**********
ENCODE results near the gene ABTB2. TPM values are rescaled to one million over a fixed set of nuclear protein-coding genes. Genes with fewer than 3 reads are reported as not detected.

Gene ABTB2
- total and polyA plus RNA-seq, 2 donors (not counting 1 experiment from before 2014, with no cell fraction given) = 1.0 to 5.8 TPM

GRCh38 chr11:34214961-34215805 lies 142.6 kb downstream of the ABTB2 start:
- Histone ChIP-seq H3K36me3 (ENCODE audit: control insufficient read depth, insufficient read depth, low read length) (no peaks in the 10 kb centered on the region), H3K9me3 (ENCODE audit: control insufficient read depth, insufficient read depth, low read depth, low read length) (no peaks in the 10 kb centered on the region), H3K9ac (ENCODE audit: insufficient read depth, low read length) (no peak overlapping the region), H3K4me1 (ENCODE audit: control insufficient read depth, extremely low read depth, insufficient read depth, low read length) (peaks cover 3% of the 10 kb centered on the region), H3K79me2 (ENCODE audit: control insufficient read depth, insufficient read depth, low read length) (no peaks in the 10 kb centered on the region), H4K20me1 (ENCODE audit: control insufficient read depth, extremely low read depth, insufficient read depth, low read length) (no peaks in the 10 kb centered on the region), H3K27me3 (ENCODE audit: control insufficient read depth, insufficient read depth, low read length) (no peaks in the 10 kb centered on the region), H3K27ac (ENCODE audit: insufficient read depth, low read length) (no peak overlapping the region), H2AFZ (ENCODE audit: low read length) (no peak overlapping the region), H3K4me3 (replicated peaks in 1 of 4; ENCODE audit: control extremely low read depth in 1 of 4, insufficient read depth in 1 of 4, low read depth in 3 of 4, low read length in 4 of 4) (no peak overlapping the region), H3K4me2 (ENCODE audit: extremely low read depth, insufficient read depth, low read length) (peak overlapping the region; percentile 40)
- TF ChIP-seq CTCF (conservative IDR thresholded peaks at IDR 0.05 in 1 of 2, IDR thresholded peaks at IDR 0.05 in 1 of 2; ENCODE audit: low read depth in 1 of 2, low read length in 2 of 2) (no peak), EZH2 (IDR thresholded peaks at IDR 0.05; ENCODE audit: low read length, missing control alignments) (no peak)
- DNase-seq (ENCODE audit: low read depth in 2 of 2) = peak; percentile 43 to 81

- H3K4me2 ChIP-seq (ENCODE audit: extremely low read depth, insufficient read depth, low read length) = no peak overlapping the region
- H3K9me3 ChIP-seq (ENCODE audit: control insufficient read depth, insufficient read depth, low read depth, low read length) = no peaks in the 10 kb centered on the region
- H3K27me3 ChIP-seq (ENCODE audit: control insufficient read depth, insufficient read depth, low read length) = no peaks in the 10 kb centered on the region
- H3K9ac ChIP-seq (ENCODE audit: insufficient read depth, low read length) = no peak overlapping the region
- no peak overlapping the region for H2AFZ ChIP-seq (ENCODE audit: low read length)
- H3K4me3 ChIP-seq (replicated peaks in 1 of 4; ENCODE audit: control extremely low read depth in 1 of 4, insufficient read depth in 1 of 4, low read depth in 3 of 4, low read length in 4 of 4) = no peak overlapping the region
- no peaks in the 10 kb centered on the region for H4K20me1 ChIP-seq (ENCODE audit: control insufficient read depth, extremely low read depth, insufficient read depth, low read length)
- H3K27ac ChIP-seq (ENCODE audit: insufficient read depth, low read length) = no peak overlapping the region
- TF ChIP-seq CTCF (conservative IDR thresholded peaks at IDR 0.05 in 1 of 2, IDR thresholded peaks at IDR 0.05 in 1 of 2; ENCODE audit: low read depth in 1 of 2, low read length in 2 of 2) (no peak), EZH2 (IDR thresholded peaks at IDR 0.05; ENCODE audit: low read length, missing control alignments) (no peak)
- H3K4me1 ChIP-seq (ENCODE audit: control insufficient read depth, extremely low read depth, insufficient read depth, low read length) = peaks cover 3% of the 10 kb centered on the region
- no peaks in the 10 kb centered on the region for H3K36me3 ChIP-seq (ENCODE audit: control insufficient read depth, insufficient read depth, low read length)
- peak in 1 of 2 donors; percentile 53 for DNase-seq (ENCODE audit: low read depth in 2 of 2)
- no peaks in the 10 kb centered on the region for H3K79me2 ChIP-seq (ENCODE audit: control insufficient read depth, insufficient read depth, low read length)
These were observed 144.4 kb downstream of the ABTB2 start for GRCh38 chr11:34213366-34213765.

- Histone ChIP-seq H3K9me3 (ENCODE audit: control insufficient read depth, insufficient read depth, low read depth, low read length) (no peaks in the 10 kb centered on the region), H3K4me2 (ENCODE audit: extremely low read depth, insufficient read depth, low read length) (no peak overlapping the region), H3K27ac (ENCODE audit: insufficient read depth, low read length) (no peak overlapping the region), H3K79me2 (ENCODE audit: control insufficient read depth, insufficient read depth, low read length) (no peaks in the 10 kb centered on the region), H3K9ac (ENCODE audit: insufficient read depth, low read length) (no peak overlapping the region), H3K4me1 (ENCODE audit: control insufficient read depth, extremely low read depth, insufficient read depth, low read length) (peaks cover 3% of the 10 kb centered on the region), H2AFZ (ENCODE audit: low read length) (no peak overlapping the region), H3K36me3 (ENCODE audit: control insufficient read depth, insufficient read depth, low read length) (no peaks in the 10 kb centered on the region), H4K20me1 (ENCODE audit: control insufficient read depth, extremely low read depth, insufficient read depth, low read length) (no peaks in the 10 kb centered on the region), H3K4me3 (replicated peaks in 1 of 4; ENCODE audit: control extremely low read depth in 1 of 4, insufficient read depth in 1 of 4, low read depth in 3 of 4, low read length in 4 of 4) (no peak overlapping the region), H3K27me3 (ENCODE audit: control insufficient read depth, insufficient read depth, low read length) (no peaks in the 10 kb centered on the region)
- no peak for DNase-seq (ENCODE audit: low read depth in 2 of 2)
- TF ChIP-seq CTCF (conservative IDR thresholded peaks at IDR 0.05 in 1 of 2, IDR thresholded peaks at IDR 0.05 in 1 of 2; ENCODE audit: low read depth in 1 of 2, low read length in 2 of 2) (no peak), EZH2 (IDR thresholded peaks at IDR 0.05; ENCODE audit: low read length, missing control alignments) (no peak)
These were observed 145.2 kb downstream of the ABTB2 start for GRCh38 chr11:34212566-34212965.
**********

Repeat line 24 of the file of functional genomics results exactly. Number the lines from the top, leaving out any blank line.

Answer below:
- TF ChIP-seq CTCF (conservative IDR thresholded peaks at IDR 0.05 in 1 of 2, IDR thresholded peaks at IDR 0.05 in 1 of 2; ENCODE audit: low read depth in 1 of 2, low read length in 2 of 2) (no peak), EZH2 (IDR thresholded peaks at IDR 0.05; ENCODE audit: low read length, missing control alignments) (no peak)